The Difficulties of the Spiritual Seeker : 18.
The Teachings of the Bhagavadgita
The whole of the Samkhya philosophy is a system of cosmology; it is a description of the way in which things evolve from the Ultimate Reality. Now I am speaking to you the classical Samkhya of Kapila, which is in some respects acceptable to the other schools of thought also, though not entirely. I will tell you in what way they are acceptable and in what way they are not acceptable. The Supreme Being is called purusha in the Samkhya. The essential nature of this purusha is pure consciousness, awareness, brilliance, light, intelligence, self-awareness. The purusha is an Infinite Being, and not something that is in some place; it is not an individual person. Creation takes place by the coming in contact, in a novel way, of this pure spirit, purusha, consciousness, with cosmic matter, called prakriti. So, there are two realities: consciousness and matter – the subject and the object, as you sometimes call them. When the subject comes in contact with the object, there is knowledge of the object. So knowledge is a product. Knowledge in the sense of knowledge of objects is a product of the coming together of consciousness with this principal material-stuff called prakriti. It is an indeterminate, all-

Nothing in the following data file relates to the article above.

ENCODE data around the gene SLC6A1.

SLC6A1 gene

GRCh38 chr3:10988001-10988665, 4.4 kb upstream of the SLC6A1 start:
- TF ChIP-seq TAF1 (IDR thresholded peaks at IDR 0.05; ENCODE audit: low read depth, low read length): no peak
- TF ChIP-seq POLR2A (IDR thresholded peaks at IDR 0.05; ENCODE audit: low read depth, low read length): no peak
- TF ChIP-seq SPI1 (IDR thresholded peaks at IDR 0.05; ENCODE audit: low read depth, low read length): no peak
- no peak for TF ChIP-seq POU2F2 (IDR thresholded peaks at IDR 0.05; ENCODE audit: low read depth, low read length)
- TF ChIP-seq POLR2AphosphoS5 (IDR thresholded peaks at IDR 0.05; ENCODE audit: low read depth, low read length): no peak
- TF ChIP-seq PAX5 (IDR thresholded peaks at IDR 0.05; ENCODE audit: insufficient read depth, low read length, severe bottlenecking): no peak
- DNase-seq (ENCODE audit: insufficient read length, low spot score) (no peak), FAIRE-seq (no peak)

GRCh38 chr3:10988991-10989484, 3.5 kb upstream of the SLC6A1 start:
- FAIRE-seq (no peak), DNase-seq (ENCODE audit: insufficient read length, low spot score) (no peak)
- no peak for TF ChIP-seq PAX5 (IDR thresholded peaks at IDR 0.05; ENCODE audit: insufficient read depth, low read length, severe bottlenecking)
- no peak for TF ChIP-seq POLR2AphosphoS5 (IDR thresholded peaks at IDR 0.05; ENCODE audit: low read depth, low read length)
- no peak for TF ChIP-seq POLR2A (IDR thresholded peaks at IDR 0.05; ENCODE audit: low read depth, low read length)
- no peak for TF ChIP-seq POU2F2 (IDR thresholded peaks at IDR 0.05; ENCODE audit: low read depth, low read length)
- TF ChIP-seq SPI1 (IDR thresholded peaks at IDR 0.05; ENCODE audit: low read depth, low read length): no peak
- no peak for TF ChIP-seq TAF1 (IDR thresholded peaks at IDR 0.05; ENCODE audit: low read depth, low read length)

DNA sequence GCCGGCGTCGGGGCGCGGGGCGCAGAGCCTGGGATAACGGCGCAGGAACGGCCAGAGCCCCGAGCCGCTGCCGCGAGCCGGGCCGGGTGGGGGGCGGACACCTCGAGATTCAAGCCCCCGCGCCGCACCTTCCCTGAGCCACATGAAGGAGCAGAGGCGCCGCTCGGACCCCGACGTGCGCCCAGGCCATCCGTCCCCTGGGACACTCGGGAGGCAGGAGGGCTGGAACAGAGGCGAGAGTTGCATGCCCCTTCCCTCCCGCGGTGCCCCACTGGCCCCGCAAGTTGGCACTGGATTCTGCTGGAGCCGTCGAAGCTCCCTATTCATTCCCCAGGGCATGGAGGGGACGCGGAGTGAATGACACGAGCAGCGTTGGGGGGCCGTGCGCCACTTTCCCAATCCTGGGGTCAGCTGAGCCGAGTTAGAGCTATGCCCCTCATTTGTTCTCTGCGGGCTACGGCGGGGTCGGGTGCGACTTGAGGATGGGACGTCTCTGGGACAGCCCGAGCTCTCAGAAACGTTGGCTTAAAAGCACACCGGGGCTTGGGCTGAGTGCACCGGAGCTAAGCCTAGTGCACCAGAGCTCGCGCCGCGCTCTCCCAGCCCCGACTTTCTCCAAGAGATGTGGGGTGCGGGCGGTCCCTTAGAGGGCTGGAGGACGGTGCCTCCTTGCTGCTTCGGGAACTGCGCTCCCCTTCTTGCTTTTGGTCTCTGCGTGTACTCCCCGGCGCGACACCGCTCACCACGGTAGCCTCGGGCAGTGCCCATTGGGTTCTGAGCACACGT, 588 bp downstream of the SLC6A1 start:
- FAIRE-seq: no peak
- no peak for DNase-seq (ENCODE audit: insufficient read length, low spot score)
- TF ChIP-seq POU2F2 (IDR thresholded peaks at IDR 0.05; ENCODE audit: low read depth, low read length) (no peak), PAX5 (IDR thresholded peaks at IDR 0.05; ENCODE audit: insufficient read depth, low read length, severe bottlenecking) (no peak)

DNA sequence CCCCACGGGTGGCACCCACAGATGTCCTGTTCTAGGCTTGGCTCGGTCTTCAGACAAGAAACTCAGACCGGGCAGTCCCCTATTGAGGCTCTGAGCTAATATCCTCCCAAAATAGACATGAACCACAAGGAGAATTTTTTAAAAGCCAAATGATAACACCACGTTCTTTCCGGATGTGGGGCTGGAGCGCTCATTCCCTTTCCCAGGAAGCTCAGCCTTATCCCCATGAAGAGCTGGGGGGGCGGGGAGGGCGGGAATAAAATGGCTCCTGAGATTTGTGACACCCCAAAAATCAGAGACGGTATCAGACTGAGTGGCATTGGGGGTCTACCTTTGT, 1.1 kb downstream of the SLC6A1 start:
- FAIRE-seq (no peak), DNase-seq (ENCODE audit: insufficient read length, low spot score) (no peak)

pervasive principle called prakriti; actually the word prakriti in Sanskrit means 'the origin of materiality'. The original ethereal form of matter, the finest condition of matter, is called prakriti. The natural state of affairs is prakriti. When this Infinite Consciousness, purusha, comes in contact with the infinite prakriti, there is a consciousness of one's being there as an "I am that I am". There is no consciousness of an individual object outside, because it has not yet been manifested – it is to take place further on. There is a universal feeling of "I am" – so, the feeling "I am", even in universal sense, is a step down in the process of creation, while the pure purusha is not even an "I am". It is something more than that – indescribable 'That Which Is'. This cosmic "I am" is, in its general form, called mahat; and in a more particularised, emphasised form is called ahamkara. So, we have purusha, prakriti, mahat, and ahamkara. These are cosmical levels.
To be continued